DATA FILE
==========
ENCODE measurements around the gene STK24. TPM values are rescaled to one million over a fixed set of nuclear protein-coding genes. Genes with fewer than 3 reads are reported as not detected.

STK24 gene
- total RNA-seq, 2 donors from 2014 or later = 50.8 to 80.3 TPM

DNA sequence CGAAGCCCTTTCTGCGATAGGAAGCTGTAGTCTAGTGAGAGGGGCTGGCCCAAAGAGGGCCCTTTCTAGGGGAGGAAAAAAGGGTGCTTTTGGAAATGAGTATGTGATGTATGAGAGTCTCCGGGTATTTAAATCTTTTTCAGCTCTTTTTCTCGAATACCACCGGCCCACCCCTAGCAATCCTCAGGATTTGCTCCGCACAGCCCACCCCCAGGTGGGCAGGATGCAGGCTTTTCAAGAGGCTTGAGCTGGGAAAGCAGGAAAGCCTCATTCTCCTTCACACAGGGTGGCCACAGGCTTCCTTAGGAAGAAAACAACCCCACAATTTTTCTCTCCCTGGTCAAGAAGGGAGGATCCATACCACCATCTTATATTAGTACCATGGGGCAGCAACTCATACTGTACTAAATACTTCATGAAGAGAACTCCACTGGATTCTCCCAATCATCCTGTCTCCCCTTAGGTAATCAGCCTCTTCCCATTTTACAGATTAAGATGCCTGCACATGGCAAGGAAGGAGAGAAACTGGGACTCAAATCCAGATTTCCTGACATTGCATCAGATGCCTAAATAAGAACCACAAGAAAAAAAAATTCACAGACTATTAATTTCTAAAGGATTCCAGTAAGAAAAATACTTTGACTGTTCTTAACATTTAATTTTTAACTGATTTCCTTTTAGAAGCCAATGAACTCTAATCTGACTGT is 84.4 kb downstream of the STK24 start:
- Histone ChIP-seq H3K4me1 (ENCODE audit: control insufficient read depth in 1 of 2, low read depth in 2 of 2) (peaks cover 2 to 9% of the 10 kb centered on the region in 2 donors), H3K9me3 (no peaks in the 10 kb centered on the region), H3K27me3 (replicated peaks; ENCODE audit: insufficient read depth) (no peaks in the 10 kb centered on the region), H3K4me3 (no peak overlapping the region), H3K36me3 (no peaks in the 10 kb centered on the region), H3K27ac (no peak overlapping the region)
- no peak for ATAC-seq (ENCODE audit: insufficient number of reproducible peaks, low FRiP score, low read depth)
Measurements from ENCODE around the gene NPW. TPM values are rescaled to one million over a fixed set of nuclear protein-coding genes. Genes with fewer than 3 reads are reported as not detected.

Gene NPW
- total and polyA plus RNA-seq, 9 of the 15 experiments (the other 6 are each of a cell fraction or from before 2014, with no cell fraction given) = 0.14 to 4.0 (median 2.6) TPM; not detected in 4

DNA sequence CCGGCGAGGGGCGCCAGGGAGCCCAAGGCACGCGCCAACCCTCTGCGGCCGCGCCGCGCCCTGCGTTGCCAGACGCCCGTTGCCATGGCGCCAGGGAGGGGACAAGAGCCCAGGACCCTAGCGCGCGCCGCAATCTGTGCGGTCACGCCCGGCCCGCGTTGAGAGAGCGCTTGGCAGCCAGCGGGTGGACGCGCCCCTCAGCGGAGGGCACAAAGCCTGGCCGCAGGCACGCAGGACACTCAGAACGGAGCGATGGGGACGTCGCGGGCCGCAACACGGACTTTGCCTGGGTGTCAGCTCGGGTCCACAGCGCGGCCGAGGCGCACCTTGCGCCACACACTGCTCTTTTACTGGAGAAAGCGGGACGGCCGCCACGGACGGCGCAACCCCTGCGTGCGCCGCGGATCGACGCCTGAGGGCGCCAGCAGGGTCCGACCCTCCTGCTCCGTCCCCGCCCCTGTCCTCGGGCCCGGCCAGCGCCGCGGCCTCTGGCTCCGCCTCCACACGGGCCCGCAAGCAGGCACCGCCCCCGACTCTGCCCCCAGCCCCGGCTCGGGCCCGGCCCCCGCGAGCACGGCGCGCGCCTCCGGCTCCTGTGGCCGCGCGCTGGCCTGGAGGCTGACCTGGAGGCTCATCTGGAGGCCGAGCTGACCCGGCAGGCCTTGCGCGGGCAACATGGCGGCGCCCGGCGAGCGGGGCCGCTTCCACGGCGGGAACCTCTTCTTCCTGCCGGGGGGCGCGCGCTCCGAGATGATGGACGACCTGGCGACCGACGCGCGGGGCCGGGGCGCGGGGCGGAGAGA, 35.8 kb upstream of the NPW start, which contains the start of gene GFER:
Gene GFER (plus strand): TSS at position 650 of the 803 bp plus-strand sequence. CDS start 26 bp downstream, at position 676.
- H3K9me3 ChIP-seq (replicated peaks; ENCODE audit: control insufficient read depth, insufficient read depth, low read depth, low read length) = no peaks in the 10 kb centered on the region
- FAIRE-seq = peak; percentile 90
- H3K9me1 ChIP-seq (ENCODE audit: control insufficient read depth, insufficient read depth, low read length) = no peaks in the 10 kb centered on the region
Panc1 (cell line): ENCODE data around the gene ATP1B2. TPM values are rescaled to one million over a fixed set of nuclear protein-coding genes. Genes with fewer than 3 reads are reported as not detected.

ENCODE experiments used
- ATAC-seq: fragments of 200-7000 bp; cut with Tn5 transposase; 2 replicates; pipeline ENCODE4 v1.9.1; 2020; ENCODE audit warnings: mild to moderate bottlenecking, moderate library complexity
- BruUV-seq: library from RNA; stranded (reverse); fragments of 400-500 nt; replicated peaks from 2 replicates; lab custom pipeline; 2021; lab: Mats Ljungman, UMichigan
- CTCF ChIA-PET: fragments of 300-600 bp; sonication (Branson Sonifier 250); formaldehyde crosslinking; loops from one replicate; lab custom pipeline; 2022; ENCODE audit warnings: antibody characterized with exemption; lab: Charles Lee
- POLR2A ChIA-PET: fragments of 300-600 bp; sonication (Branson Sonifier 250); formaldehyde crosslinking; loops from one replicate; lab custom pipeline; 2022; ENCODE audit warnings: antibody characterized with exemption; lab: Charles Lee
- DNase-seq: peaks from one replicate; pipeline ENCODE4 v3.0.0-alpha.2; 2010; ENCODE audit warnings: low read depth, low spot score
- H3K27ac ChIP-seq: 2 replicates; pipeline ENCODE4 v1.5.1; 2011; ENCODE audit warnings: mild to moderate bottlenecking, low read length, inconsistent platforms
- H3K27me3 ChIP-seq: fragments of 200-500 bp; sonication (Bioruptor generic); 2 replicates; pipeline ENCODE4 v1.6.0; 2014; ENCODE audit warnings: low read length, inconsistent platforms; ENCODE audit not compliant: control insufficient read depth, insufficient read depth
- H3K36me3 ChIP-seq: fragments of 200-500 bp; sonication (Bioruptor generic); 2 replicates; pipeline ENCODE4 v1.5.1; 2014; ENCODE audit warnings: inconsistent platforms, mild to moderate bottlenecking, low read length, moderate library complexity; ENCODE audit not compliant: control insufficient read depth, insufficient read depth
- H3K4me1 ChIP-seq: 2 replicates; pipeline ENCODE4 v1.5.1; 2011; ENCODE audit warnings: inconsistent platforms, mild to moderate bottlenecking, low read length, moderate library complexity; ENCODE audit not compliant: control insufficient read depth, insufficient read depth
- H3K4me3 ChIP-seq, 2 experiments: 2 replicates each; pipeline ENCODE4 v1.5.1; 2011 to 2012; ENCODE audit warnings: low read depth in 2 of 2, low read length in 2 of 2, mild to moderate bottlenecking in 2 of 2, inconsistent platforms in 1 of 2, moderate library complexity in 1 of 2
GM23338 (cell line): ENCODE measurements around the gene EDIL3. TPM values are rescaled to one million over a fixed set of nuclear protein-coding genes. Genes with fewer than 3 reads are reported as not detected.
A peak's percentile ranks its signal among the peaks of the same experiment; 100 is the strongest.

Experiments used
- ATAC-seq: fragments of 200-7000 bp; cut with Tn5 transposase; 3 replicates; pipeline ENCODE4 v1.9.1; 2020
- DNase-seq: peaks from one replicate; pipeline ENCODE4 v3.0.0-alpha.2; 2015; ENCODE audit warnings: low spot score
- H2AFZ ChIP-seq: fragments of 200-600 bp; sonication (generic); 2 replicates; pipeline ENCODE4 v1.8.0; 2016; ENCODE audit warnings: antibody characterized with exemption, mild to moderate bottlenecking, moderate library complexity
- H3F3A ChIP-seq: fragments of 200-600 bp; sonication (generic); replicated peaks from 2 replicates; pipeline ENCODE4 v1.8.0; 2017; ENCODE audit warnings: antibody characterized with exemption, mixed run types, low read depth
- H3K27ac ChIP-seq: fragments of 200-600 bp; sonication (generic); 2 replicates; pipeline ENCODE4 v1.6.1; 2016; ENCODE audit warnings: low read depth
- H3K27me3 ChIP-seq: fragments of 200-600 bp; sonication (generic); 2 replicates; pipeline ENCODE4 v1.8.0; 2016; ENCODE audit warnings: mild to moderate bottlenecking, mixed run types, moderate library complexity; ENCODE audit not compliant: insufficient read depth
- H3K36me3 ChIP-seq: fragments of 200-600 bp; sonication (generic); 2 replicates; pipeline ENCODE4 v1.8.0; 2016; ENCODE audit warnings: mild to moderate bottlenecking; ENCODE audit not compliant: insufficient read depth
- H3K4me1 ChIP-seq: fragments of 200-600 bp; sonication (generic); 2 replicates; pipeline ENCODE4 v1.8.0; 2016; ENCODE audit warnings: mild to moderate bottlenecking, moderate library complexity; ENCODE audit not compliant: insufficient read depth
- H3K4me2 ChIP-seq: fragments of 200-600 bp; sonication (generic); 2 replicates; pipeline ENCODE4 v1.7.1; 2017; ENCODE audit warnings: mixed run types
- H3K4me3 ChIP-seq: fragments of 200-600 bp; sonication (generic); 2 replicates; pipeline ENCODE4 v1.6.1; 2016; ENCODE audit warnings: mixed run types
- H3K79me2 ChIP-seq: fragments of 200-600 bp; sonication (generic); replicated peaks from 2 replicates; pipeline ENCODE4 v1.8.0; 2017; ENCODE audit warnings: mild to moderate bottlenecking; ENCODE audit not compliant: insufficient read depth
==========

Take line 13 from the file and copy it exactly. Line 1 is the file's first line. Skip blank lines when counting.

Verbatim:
- FAIRE-seq = peak; percentile 90